By Shane King
Next week the Mullingar air will be filled with music, with impromptu sessions taking place in every corner of the town’s streets, pubs and hotels. Ironically, the same jigs and reels can be heard thousands of miles away in the world’s most populated city: Tokyo, Japan.
Although over 9,500 km away, our rich culture of music, song and dance has had a receptive audience in Japan for decades. The Chieftains have been touring there for almost as long as they’ve been around, even inspiring a Japanese group called The Lady Chieftains.
That a small but studious cohort of Japanese musicians have taken to the fiddle, flute, concertina and uilleann pipes is not in itself surprising.
As Noel Kenny, a concertina player living in Achill Island, and frequent visitor to Japan, says, “There are people playing Irish trad music all over the world and, in this sense, Japan is no exception.”
Because of the distance – both physically and culturally – the Irish music scene in Japan has developed on its own terms. The craic is also different.
In 1991 Japan Comhaltas was approved as an official branch of Comhaltas Ceoltóiri Éireann. The first ever Asian branch was set up by Irish man Éamonn Ó Caoimh who was living in Japan at the time. He recognised the interest in Irish music in Tokyo and surrounding areas and created a platform for these musicians to meet up for sessions and learn to perfect the art of Irish music.
Since the inception of the branch over 30 years ago, Japan CCÉ has gone from strength to strength and now has over 60 members. Sean-nós, céilí and set dancing classes are held regularly along with monthly music lessons in a variety of instruments.
The branch have also played host to some of Ireland’s finest musicians who have visited the musicians in Tokyo to offer workshops in their respective fields.
A major milestone for Irish music in Japan has been the establishment of Féile Tokyo, from which musicians can qualify for the competitions at Fleadh Cheoil na hÉireann. Although Comhaltas Ceoltóirí Éireann Japan was first established in 1991, Féile Tokyo has only been running since 2016, supported by the Irish government and the Irish embassy in Tokyo.
But it’s the combined effort of the 60 members – musicians and dancers – of CCÉ Japan that have brought Tokyo and Japan into the global Irish music community
This year, there will be seven musicians and eight dancers making the journey across the world to Mullingar to compete at the fleadh.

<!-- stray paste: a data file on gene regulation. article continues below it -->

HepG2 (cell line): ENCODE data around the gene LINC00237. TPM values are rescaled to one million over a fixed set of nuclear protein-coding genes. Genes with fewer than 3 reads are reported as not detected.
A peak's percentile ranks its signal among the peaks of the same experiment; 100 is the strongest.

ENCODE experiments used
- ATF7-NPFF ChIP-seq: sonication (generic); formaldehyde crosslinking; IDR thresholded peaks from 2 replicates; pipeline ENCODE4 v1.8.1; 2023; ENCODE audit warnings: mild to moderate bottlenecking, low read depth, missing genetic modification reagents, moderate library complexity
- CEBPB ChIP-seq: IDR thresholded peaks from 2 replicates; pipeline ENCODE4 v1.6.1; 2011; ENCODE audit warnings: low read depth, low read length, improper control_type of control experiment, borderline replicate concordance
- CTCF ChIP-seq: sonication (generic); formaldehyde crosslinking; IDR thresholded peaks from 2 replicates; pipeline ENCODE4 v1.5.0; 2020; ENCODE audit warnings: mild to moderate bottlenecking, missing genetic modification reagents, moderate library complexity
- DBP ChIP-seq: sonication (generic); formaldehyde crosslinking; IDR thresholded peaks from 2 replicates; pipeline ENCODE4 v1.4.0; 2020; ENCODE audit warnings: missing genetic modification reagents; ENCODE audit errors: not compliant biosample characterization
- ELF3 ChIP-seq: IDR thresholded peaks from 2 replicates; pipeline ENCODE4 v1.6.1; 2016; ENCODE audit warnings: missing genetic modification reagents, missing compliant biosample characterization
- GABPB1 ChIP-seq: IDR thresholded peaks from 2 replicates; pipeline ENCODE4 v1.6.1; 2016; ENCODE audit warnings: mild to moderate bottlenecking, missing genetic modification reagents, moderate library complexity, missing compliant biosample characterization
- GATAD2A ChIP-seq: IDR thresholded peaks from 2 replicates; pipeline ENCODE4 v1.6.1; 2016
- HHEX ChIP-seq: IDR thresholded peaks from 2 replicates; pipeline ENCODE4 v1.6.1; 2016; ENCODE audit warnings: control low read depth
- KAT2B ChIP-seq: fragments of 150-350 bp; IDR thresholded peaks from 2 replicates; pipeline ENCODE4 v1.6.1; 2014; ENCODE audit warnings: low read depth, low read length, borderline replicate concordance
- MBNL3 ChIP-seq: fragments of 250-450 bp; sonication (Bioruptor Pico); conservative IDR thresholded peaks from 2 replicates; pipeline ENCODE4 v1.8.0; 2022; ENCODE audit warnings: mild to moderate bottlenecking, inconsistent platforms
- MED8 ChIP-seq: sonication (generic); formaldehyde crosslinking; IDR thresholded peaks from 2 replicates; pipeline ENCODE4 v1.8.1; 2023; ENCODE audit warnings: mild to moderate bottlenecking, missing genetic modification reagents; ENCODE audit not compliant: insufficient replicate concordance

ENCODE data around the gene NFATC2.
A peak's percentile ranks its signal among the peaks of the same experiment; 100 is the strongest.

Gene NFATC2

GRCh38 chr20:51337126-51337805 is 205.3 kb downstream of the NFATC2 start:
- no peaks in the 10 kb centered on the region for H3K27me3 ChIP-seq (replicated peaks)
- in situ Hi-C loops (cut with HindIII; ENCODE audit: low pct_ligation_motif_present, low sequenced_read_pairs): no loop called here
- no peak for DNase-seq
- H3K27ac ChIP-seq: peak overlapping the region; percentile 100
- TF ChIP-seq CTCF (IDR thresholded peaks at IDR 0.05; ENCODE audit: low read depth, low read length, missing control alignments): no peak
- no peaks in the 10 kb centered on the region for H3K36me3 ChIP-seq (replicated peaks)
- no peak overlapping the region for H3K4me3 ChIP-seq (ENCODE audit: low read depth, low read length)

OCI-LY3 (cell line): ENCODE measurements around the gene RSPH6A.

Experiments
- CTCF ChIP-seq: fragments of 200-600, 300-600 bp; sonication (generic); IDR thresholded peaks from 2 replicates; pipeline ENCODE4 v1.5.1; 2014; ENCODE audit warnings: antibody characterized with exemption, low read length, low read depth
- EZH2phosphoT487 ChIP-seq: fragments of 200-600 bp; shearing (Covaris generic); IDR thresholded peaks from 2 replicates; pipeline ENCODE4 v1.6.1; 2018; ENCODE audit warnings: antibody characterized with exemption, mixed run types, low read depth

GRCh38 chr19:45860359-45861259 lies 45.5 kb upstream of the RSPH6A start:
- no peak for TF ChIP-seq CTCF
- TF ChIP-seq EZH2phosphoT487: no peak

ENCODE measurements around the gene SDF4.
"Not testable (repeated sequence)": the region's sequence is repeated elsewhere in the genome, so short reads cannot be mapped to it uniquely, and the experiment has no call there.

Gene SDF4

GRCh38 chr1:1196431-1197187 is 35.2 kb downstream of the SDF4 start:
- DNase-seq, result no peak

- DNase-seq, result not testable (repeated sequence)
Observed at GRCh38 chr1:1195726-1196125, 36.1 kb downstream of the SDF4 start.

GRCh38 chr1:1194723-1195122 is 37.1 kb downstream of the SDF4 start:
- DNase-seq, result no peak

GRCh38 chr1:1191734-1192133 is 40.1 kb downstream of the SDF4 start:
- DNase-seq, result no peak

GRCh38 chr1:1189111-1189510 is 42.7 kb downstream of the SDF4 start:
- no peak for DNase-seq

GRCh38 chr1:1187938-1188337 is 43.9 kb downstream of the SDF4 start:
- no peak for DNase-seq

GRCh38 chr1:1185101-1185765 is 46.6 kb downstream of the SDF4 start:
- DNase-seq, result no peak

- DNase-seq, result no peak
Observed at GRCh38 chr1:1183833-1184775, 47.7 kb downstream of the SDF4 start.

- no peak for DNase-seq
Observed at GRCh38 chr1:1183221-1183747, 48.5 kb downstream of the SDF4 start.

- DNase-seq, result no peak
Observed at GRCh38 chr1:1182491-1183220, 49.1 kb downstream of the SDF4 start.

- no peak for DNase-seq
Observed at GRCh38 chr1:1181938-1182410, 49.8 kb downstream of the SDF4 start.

In 2016 at the Fleadh Cheoil in Ennis, the Toyota Céilí Band – no connection to the car manufacturer – made history by becoming the first Japanese and Asian Céilí band to play in an All-Ireland fleadh. The audience in Ennis rewarded them with standing ovations.
Fiddle player Hisako Yagoshi and dancer Rieko Yamashita have been making the trip from Tokyo to Ireland for the Fleadh over the past five years, with the exception of 2020/21 due to the event being canceled amid the Covid-19 pandemic.
They said that they love to visit Ireland for the fleadh and the Willie Clancy festival in Miltown Malbay, Co Clare each year.
Rieko, who lived in Ireland for seven years, said she fell in love with Irish music from the first time she experienced the ‘unique’ tradition.
“I have been involved in Comhaltas for around 30 years now. In 1991 the Japan Comhaltas branch was set up in Tokyo. At the time, nobody knew about Irish music or dancing. There were some Irish people living around at the time and they set up the first ever Asian branch. I joined and I said I would love to help” she said.
Hisako, a fiddle player with the Japanese group, spoke about her love for Irish music and how she got involved with the branch.
“I have been involved with the branch for the last seven or eight years. I wanted to learn Irish music. My hero is Martin Hayes so I decided to learn the fiddle. I used to live in a very rural area in Japan. I moved to Tokyo and found some people that played Irish music and I had the opportunity to join in sessions and lessons.” Hisako said.
The group will be traveling to Mullingar to enjoy a week of music. The Japanese musicians will be playing at a special overseas concert in the Mullingar Arts Centre on Thursday August 10 and will be joined by musicians from Britain, Europe, North America, Australia, South America and the Middle East.